Law professor Jonathan Adler writing May 25 in the American:
It’s better to be safe than sorry. We all accept this as a commonsense maxim. But can it also guide public policy? Advocates of the precautionary principle think so, and argue that formalizing a more “precautionary” approach to public health and environmental protection will better safeguard human well-being and the world around us. If only it were that easy. . . .
[P]recautionary principle advocates rarely call for applying this principle neutrally across the board. Rather, they seek to burden private actors, most notably corporations, that propose altering the environmental landscape in some way or introducing a new product or technology into the stream of commerce. This creates a higher barrier to adopting and implementing new technologies, and justifies lengthy approval programs and restrictions on technological advance.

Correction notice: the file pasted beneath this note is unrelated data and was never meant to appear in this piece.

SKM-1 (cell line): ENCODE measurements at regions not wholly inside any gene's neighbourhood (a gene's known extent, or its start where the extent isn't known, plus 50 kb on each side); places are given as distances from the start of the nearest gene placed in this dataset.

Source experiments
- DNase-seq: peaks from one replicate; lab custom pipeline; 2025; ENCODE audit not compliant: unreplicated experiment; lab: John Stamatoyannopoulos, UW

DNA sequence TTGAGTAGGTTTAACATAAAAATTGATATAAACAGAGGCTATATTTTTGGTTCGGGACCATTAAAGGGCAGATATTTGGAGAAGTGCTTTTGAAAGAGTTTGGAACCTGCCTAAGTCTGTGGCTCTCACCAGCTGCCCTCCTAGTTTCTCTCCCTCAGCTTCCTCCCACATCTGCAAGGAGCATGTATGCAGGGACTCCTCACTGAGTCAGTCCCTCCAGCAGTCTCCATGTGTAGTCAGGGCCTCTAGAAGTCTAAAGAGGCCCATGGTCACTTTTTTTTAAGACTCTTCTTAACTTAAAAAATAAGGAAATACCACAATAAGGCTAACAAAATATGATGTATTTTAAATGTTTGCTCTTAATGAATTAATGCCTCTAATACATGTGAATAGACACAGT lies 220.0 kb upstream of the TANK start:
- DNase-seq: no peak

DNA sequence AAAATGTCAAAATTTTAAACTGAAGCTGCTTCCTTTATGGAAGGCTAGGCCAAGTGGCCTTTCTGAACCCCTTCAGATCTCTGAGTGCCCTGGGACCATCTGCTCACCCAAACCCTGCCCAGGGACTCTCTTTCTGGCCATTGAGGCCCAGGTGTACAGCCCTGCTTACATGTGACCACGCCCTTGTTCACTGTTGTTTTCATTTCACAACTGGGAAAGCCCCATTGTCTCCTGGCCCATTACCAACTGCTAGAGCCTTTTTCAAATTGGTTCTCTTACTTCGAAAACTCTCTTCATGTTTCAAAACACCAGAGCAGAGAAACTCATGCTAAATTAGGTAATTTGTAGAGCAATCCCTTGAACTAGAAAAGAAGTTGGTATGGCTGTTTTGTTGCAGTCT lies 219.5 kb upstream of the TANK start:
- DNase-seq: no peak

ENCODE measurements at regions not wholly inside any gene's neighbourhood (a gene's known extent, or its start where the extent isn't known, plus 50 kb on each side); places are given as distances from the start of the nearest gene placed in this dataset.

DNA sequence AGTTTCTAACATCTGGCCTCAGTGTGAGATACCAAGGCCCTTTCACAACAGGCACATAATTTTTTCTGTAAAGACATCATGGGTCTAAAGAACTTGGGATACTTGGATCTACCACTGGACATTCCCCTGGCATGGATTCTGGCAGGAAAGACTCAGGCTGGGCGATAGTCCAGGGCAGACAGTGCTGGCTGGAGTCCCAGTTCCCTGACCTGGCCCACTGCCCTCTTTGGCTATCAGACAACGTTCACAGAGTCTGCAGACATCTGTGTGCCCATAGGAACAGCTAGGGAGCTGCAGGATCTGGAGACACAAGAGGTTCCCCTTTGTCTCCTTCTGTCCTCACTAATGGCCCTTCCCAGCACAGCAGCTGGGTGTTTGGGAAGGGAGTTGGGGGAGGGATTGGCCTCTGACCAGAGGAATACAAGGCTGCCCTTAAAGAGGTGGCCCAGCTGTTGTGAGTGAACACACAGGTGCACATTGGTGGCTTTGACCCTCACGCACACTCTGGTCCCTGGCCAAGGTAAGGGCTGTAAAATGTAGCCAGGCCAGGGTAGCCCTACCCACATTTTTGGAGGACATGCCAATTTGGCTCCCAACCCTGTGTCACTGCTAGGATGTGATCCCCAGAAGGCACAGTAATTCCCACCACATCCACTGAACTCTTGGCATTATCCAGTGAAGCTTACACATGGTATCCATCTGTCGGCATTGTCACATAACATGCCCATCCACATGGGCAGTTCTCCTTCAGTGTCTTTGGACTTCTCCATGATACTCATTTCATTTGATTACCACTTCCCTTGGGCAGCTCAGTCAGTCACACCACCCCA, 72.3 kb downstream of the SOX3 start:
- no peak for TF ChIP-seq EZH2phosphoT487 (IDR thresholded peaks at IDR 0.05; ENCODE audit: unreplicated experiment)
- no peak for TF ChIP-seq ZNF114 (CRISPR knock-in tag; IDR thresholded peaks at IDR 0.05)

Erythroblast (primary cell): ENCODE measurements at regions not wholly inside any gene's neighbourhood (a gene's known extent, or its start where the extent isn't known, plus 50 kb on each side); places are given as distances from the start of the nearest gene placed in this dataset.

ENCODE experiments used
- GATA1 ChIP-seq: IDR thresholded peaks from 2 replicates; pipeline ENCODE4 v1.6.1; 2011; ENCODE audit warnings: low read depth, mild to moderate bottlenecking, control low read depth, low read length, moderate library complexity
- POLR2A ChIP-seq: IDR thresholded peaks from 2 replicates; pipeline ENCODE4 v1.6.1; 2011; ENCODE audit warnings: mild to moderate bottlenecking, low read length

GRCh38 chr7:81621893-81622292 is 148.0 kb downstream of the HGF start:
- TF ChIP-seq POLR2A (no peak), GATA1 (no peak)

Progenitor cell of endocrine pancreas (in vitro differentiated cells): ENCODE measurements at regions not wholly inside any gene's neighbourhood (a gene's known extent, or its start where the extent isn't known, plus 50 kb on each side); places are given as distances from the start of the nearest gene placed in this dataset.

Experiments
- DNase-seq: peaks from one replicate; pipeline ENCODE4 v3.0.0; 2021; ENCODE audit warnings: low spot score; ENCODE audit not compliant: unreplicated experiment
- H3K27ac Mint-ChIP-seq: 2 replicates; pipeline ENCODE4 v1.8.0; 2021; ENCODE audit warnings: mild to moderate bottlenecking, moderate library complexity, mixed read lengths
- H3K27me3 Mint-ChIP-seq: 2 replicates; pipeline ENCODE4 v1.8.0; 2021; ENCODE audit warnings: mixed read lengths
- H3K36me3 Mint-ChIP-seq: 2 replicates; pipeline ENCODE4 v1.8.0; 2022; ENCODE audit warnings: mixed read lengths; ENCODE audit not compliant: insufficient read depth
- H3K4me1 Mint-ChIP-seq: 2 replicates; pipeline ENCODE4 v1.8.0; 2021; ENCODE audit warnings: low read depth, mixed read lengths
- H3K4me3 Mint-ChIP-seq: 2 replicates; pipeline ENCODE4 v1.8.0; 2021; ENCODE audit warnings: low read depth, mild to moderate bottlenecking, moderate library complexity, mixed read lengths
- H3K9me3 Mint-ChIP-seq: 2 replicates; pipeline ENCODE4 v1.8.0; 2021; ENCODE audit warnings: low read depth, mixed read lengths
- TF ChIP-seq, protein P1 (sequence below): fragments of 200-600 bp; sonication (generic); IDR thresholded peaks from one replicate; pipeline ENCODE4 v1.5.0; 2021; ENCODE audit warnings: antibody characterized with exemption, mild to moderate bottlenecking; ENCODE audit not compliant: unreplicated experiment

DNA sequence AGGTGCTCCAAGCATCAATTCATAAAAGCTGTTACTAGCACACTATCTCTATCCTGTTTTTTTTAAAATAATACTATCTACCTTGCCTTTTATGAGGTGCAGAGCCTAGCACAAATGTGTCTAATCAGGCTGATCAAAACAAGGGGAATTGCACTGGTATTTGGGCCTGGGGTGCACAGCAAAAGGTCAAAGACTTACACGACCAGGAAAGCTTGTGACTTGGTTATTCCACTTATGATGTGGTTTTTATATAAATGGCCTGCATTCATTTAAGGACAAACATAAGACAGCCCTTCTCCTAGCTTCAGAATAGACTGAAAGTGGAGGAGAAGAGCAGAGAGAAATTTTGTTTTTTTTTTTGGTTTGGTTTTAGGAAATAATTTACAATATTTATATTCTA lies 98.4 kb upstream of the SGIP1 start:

An obvious question: why is it safer or more “precautionary” to focus on the potential harms of new activities or technologies without reference to the activities or technologies they might displace? There is no a priori reason to assume that newer technologies or less-known risks are more dangerous than older technologies or familiar threats. In many cases, the exact opposite will be true. A new, targeted pesticide may pose fewer health and environmental risks than a pesticide developed ten, twenty, or thirty years ago.